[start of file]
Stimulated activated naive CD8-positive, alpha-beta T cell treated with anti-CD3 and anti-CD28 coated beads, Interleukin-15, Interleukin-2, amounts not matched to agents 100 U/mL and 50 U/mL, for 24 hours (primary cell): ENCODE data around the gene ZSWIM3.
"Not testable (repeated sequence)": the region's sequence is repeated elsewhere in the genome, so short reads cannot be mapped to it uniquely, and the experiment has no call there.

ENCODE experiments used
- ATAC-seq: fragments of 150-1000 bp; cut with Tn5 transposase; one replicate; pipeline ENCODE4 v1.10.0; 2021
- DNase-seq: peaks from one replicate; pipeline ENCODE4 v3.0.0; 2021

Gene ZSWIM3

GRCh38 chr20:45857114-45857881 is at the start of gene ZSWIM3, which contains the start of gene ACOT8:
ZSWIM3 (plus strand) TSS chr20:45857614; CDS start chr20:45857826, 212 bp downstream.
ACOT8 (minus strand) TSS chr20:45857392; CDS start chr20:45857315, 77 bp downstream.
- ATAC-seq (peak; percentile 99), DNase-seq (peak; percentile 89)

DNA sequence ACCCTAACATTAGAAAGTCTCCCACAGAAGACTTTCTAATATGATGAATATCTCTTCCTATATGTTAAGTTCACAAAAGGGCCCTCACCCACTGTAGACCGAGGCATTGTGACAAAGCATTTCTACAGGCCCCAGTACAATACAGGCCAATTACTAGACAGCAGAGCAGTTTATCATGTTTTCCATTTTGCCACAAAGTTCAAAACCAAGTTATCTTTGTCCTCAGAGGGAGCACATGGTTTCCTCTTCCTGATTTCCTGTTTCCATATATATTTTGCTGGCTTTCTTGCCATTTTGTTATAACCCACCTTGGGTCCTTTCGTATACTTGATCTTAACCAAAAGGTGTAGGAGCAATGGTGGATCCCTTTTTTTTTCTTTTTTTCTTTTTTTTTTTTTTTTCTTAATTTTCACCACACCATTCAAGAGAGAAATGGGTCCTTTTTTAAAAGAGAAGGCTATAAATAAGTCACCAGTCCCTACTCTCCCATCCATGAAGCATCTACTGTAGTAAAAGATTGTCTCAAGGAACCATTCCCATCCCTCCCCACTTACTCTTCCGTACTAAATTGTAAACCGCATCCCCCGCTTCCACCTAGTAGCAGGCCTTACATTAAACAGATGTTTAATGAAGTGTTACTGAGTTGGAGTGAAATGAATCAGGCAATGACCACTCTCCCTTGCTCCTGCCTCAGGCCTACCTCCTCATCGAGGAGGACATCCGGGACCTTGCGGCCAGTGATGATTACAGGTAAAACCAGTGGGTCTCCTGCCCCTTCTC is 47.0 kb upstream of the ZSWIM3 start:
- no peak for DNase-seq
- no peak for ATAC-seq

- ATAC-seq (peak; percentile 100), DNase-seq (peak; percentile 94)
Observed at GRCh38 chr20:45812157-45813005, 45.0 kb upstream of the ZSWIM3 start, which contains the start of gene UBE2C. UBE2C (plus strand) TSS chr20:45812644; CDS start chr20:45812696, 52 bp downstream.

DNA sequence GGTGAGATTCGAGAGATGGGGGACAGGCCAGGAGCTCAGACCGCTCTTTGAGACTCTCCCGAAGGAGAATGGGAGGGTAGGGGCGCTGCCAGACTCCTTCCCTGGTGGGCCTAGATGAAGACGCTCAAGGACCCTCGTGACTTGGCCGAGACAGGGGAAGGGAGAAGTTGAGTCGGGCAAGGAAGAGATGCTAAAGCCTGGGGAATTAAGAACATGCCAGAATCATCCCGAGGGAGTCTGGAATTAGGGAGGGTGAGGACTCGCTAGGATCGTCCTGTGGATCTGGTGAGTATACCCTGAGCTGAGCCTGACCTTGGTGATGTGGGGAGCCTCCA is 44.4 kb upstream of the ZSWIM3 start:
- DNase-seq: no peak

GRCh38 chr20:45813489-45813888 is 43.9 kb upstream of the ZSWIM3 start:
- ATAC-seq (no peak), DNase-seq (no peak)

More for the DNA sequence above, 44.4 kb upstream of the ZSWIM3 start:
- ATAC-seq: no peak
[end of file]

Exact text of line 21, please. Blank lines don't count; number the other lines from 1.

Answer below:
- ATAC-seq: no peak